In design generally, psychology plays a major role, two fields in design that heavily leverages on it are User Experience and an element of brand strategy called Brand Archetypes. Knowledge of these two fields is what helps brand/project managers excel at their job and what—always—causes the rift between them and brand designers.
What are they and how do they leverage on psychology?
User Experience design is user experience design (through whatever medium). It is the steps and decisions taken to tailor the relationship between an interface and a user. The interface being anything a user can relate with, ranging from cars, doorknobs, to even showerheads.
Brand Archetypes, on the other hand, are a way to anchor your brand against something iconic—something already embedded within the conscious and subconscious of humanity. In the minds of both the brand owner and the public, aligning with a brand archetype makes a brand easier to identify.
These are some examples of brand archetypes, and some brands and their archetypes:
Brand Archetypes are what determines what your brand’s personality is, it’s the tone of voice, visual design language and a host of others, it can be likened to a spark that comes before a fire during ignition.
First, to correct some wrong notions, UX design is not only for interfaces but user experience design can also be carried out for anything humans (or even animals) interact with, from events, apps, spaces and even physical products.
A couple of examples of a situation where a brand’s archetype and experience design come into play are:
- Dove’s way of incorporating their brand’s personality into their website and product design. They majorly use the Innocent brand archetype and it is very obvious in their visual design, tone of voice and general flow for their website, also in the design for their product. the entire thing is designed to make you feel that Dove cares and that Dove only wants the best for you and your skin.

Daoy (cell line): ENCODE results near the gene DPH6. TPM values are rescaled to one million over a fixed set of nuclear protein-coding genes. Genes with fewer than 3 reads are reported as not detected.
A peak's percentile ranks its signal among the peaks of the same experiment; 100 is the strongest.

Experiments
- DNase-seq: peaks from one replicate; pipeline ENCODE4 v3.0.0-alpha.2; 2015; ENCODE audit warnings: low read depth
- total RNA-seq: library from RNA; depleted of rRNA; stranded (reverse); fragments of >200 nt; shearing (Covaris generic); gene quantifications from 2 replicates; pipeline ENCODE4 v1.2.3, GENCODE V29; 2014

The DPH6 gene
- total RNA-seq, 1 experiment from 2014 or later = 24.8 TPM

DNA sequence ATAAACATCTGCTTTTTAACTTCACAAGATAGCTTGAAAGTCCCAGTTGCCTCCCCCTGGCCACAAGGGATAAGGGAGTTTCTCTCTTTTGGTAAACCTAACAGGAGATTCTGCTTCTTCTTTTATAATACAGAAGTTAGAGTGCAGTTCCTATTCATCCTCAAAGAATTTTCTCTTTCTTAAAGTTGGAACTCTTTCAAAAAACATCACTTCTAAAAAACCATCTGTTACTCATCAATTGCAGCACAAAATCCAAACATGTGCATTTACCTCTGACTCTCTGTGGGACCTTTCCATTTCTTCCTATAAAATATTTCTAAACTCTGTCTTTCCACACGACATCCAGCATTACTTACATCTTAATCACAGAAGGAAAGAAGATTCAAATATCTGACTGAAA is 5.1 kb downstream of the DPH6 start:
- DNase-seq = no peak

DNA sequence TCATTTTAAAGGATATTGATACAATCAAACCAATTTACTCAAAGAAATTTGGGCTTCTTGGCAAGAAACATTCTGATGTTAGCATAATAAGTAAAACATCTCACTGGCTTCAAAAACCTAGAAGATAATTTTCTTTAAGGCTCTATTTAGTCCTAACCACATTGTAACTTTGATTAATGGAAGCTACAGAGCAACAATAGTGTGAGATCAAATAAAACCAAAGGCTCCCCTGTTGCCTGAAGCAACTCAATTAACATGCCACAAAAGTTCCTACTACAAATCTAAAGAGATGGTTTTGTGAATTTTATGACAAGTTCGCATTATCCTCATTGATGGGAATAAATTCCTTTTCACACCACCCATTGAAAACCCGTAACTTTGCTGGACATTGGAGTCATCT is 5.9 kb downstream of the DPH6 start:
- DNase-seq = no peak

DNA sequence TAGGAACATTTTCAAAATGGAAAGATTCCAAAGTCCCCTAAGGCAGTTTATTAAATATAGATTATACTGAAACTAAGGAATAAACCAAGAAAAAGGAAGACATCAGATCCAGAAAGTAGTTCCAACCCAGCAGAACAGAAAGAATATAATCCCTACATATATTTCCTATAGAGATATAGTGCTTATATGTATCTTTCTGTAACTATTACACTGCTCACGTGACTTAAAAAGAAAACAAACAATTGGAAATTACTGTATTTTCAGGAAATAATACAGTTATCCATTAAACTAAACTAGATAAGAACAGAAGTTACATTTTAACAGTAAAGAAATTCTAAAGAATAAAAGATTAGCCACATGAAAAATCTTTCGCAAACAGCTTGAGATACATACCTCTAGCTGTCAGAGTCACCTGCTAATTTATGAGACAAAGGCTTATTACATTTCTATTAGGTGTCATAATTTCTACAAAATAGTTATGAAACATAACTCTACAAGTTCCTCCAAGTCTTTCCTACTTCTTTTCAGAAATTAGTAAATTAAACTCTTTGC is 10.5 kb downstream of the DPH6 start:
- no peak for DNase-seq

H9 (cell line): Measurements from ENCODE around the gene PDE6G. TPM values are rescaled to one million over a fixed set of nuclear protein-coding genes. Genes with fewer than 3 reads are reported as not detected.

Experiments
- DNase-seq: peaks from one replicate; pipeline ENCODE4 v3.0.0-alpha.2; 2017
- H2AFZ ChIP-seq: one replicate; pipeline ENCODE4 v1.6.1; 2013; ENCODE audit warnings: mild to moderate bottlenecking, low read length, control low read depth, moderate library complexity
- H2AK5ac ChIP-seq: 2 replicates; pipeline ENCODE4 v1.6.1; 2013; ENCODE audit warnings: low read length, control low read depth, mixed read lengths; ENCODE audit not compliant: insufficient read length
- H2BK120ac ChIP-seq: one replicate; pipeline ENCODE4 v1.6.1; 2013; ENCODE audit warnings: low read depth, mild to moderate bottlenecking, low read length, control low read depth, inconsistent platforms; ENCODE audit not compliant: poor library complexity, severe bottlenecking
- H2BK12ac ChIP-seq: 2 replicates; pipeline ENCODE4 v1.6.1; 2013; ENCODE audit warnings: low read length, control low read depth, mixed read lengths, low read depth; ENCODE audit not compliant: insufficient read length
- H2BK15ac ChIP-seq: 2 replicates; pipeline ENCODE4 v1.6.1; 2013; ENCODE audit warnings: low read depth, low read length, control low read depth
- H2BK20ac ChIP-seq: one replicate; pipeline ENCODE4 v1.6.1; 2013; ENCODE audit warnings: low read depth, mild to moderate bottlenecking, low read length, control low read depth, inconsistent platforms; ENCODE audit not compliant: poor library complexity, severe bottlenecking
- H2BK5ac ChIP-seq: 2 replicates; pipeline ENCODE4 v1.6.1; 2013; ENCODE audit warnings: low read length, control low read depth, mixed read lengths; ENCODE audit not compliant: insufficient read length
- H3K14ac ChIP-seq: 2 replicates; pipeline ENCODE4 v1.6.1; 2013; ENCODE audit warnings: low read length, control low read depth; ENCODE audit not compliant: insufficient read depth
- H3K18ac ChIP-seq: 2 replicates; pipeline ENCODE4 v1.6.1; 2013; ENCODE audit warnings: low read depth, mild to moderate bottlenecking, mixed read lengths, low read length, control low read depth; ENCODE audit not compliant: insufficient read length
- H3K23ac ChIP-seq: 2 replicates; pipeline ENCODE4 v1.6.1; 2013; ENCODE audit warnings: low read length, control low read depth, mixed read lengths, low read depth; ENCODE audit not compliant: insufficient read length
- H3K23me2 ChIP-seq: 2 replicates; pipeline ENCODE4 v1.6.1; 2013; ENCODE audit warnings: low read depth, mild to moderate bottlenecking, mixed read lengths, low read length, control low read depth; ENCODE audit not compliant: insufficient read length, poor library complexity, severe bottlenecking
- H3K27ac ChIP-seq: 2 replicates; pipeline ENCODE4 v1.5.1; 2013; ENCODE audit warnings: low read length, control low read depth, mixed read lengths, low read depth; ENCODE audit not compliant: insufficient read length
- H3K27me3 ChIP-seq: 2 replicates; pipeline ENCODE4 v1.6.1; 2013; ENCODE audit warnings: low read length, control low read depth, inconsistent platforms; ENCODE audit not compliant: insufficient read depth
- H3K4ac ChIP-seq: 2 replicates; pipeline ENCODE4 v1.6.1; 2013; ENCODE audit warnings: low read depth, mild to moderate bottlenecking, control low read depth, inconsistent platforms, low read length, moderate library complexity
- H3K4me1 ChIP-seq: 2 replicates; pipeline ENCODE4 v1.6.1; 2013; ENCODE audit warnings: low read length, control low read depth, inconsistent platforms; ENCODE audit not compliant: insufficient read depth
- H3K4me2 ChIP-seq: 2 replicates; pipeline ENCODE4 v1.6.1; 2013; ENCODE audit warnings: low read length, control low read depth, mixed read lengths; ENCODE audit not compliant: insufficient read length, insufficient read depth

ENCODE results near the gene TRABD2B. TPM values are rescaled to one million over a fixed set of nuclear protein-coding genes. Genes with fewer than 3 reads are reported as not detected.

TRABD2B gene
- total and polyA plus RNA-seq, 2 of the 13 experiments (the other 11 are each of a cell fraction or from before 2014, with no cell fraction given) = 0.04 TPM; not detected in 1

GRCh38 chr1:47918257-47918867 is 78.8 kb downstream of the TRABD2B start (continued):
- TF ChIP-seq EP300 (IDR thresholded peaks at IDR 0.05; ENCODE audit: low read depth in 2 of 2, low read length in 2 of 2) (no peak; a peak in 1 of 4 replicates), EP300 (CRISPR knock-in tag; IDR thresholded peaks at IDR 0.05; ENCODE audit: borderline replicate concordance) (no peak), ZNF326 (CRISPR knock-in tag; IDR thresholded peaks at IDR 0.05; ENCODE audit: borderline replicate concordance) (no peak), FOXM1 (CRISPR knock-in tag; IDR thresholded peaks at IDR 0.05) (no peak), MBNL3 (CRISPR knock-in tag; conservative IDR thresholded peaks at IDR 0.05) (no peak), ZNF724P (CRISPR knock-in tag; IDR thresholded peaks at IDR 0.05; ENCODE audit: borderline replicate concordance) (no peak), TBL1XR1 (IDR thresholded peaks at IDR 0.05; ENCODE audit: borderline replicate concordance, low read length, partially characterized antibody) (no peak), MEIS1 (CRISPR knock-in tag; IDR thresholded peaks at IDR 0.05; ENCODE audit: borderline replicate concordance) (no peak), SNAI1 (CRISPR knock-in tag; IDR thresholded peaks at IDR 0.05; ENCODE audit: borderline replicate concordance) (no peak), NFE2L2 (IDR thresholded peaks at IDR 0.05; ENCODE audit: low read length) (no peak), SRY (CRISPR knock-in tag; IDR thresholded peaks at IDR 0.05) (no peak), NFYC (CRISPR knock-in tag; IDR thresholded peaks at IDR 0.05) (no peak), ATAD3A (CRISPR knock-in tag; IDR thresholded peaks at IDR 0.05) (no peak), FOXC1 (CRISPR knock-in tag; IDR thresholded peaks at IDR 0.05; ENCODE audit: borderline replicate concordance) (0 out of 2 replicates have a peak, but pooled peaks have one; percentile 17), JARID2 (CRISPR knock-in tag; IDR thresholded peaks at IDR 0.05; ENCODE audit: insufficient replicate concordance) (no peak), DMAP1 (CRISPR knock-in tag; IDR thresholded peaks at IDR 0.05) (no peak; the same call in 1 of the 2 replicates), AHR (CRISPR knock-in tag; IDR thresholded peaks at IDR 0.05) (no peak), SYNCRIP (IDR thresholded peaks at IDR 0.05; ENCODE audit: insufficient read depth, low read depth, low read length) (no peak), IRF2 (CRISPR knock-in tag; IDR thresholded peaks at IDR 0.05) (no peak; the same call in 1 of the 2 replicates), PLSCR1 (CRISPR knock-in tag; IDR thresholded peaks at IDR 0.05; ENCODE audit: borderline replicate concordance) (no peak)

- Another example is Backmarket, the bold copy and design influenced by strong user experience design and obviously an even stronger dependence on the brand Archetype.
The copy and visual design are influenced by the Rebel brand archetype, their typography and colour choices follow this archetype.
A closer glance through the Backmarket website would let you have an idea who their target audience is, and how they have done proper UX design and communicate with the right Archetype to them.
- Duolingo, an awesome product that’s strong on branding and UX is another very great example of this. While aiming to make language learning easy and accessible they have chosen to use a fun and cool approach; this approach is backed up by the archetype they chose to go with (which in my opinion is majorly the explorer). Across various products and medium, the brand and experience aren’t detached and thus they are able to communicate seamlessly. The tone is also one thing to take note of.
Simply put, the User Experience of a product or service can be likened to the background work, while the Brand Archetype deals with what channels they use in this communication and what design and copywriting choices they take in meeting this goal. The situation where Brand/Project managers, Copywriters and Designers always have issues arise when information about the former or latter are muddy and not concise, where the brand manager is trying to sell a product to a specific niche and the designer and copywriter are not clear on how it should look and work or how it should speak to the audience.
- Finally, Apple. I can’t stress how much I love the uniformity in this brand enough. Not much needs to be said about Apple, its show and tell.
Peep the similarity between the iOS control center and Siri Remote. Down to the iconography and button arrangement, it’s ‘One Brand’. The Apple TV button against the Apple TV app Icon. Makes one wonder if they had designers and engineers from different divisions in one room(that’s a crowd). Now have a look at the TV app icon in the third image used in iOS and tvOS from December 2016 to March 2019 against the Home/Apple TV button on the remote. Now that’s a brand that loves its users(and money🤧)
In whatever product or service an entity might decide to offer users, there should be a meeting point between these two at the core of any organization. You can’t have users feeling disconnected when interacting with product and organizations, it throws the entire brand off balance. That’s why Apple has ecosystems, they have successfully tailored similar experiences across a range of products. The simplicity you feel while holding an iPhone is the same you feel while holding an Apple TV Remote. Imagine having to interface with another Apple device and it feels different from the rest? The experience feels truncated and you do not see the brand as with the same personality as before, it feels more insincere and faked.